Zanzibar arrests 15 acid attack suspects

Zanzibar President Ali Mohamed Shein (Bottom L) talks to acid attack victim Joseph Anselm Mwangamba (R) in hospital in Zanzibar (14 September 2013)
Image caption Father Mwangamba, here talking to Zanzibar's President Ali Mohammed Shein, at left, is recovering in hospital

Police in Zanzibar say they have arrested 15 people in connection with a series of acid attacks on the island.

Police commissioner Mussa Ali Mussa claimed some of the suspects were connected with the Islamist extremist group al-Shabab.

Last week an elderly Catholic priest was attacked in the capital Stone Town.

It follows the assault on two young British women last month. Kirstie Trup and Katie Gee, both 18, had acid thrown on them from a motorbike.

Zanzibari officials have offered a reward in connection with that attack.

In Friday's incident, acid was thrown at Father Joseph Anselmo Mwangamba as he was leaving an internet cafe in the island's historic old town.

That attack is the fifth involving acid on the island since November last year.

Image caption Kirstie Trup (left) and Katie Gee, from London, were volunteering in Zanzibar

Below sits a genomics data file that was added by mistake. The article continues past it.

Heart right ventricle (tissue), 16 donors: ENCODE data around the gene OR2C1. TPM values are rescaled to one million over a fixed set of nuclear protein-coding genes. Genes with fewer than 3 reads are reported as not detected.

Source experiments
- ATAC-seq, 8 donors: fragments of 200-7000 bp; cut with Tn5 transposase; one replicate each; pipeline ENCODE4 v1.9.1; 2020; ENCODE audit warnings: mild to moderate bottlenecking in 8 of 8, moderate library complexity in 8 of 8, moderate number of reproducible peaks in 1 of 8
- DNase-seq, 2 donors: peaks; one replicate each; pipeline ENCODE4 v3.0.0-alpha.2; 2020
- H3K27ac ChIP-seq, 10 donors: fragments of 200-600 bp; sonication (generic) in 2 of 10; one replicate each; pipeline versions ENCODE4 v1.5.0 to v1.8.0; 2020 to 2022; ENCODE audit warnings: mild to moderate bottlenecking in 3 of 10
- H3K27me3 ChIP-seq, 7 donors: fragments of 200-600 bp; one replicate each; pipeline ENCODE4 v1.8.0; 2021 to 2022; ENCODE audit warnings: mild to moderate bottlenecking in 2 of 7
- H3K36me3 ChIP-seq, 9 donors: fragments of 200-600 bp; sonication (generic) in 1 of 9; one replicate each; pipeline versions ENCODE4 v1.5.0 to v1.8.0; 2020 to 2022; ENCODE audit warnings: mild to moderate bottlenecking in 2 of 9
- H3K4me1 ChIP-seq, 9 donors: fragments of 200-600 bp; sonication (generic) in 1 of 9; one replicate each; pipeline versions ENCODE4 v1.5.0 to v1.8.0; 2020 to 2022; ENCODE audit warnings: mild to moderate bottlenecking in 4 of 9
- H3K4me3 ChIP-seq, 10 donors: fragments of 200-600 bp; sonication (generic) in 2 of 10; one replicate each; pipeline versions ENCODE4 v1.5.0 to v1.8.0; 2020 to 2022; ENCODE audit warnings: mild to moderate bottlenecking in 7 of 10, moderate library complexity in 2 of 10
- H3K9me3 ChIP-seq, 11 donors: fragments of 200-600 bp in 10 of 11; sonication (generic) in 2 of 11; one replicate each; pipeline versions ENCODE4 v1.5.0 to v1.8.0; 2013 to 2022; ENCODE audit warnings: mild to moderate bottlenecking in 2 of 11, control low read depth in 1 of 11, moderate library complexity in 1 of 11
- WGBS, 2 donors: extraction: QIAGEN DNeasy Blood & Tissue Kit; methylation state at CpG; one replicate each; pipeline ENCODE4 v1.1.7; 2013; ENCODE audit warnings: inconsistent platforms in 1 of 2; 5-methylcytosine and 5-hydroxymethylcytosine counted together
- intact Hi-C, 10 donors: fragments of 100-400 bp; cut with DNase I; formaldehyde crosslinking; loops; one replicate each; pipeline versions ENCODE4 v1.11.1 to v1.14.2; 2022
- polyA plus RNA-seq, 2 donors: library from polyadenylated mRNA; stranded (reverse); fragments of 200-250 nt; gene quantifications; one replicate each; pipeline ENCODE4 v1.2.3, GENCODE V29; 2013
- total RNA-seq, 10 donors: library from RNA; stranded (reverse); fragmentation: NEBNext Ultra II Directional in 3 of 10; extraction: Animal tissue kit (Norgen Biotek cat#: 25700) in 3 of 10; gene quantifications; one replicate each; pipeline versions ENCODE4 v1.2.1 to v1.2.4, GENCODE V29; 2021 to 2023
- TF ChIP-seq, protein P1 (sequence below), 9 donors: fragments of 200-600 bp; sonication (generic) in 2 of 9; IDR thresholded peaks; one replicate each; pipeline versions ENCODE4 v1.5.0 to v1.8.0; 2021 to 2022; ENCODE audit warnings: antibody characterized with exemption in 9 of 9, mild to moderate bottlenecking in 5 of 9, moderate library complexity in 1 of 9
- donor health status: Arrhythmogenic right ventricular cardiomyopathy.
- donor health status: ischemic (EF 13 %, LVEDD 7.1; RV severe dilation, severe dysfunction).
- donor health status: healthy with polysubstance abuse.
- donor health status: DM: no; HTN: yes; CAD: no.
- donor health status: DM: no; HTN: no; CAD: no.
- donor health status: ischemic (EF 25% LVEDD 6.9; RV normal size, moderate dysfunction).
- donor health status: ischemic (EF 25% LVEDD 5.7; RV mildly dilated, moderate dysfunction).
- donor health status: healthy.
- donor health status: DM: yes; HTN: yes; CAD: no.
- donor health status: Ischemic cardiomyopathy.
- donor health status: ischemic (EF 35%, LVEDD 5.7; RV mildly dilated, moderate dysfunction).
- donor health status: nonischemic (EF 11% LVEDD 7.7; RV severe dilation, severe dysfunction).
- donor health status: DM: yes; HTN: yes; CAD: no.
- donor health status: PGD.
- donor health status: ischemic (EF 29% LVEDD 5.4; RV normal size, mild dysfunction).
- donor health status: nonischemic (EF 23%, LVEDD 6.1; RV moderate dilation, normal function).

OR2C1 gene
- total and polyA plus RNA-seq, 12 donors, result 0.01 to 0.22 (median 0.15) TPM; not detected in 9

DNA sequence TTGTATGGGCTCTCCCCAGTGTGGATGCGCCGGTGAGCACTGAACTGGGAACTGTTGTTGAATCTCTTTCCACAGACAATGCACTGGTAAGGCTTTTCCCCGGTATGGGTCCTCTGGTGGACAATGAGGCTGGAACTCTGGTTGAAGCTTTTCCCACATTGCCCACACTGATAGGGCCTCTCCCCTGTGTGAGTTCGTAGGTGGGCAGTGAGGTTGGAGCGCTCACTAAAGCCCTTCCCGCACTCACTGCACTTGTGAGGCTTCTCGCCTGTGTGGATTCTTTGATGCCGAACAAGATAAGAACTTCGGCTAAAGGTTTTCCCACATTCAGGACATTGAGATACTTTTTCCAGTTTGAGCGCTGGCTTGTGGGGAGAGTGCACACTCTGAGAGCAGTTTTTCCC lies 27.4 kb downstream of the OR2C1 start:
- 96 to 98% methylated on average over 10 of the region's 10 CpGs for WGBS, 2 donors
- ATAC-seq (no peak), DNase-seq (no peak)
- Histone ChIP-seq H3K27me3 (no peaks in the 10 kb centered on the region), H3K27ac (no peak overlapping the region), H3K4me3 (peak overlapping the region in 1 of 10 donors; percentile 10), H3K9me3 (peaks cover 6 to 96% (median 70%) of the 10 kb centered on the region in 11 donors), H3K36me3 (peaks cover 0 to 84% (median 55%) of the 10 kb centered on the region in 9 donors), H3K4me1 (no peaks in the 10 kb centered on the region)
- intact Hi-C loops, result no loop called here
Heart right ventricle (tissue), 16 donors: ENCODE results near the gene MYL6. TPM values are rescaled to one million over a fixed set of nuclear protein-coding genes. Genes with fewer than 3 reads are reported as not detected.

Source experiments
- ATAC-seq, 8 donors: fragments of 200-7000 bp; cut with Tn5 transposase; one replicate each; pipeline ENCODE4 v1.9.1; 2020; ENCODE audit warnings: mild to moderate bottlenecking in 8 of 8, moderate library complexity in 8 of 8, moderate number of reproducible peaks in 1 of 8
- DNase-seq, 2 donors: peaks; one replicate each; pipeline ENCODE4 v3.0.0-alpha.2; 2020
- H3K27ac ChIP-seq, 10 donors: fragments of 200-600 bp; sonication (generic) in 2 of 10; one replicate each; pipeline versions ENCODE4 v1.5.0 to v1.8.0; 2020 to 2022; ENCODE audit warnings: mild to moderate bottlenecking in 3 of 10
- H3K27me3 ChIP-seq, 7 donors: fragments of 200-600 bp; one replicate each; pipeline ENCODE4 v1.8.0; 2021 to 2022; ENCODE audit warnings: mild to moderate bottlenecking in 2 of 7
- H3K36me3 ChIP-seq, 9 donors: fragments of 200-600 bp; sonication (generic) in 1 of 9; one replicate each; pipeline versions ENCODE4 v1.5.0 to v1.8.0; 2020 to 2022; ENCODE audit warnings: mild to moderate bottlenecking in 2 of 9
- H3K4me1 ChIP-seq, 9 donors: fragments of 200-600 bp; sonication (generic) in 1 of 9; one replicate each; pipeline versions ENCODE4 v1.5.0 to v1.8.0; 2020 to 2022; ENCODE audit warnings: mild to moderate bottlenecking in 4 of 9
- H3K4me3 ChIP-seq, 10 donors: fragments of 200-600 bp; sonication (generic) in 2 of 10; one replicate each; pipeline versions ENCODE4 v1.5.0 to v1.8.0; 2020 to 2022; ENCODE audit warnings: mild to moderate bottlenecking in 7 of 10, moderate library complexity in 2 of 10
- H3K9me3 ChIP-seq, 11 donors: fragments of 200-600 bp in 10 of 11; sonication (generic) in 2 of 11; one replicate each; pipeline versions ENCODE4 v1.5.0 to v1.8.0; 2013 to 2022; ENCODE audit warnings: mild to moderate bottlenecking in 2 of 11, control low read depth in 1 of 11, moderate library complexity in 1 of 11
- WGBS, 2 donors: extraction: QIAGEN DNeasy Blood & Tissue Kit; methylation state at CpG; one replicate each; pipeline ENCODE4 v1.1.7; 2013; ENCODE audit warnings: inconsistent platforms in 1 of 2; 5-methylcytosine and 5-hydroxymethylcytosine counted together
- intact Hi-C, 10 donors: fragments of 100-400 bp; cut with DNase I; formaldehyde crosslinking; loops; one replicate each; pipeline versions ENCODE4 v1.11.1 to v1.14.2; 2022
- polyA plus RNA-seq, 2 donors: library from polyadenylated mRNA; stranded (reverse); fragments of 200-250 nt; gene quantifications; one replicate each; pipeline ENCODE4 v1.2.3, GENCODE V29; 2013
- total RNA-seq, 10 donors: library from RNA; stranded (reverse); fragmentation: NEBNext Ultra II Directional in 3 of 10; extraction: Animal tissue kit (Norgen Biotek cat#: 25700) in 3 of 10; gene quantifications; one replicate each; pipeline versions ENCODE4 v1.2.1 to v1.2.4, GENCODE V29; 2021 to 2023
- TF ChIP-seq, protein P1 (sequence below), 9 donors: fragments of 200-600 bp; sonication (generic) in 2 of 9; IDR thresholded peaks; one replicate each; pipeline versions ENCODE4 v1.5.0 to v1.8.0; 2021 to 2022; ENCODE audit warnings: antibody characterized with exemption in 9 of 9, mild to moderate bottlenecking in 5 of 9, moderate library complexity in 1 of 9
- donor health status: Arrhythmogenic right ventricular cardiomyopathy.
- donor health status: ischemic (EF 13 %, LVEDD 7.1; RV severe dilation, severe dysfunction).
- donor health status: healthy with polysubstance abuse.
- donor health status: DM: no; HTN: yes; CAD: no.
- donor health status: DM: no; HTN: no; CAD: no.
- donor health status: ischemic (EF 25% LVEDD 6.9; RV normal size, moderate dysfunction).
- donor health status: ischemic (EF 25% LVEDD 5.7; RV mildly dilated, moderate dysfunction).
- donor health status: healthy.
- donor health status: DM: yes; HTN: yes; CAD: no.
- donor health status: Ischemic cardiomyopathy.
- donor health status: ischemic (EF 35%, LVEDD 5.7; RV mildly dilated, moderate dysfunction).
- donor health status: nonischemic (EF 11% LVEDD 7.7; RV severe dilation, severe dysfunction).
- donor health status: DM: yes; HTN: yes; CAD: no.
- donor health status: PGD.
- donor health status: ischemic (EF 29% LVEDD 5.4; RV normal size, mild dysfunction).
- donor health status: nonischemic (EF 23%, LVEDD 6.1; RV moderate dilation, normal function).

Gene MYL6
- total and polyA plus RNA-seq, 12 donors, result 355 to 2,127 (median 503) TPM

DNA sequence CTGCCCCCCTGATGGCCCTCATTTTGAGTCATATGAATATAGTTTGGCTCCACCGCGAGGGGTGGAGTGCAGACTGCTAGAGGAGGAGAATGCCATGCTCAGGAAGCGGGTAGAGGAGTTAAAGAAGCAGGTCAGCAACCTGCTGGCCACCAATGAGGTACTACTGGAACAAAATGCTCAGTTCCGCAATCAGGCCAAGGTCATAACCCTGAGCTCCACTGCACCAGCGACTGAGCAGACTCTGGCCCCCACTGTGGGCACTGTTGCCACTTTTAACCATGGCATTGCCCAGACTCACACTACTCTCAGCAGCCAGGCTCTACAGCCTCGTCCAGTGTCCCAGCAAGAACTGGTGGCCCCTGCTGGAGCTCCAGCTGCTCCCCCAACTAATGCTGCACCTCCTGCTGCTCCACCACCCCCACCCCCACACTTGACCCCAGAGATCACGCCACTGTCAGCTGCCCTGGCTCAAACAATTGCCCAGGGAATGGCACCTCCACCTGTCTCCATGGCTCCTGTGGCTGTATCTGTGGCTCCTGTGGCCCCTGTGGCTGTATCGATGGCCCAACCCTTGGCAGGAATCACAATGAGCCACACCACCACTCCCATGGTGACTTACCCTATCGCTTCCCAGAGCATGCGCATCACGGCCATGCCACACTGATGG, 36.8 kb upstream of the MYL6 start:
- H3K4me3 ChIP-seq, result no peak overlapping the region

Containers seized

Mr Mussa said police had seized 29 litres of acid as part of their operation.

The police chief told the Tanzanian newspaper the Citizen that the suspected al-Shabab members were caught "while preparing to take part in wars outside Tanzania".

Police were "finalising compiling evidence" before charging three people for the attack on the two British women, he told Agence France-Presse.

He refused to give further details of that investigation, the agency said.

It is unclear whether the 15 recent arrests relate to the attack on the British teenagers, or are connected solely with that on Father Mwangamba.

Zanzibar is a popular tourist destination, and locals say attacks on foreigners are rare.

Tensions between the majority Muslim population and Christians have been on the increase in recent years.

More on this story

Around the BBC

Related Internet links

The BBC is not responsible for the content of external Internet sites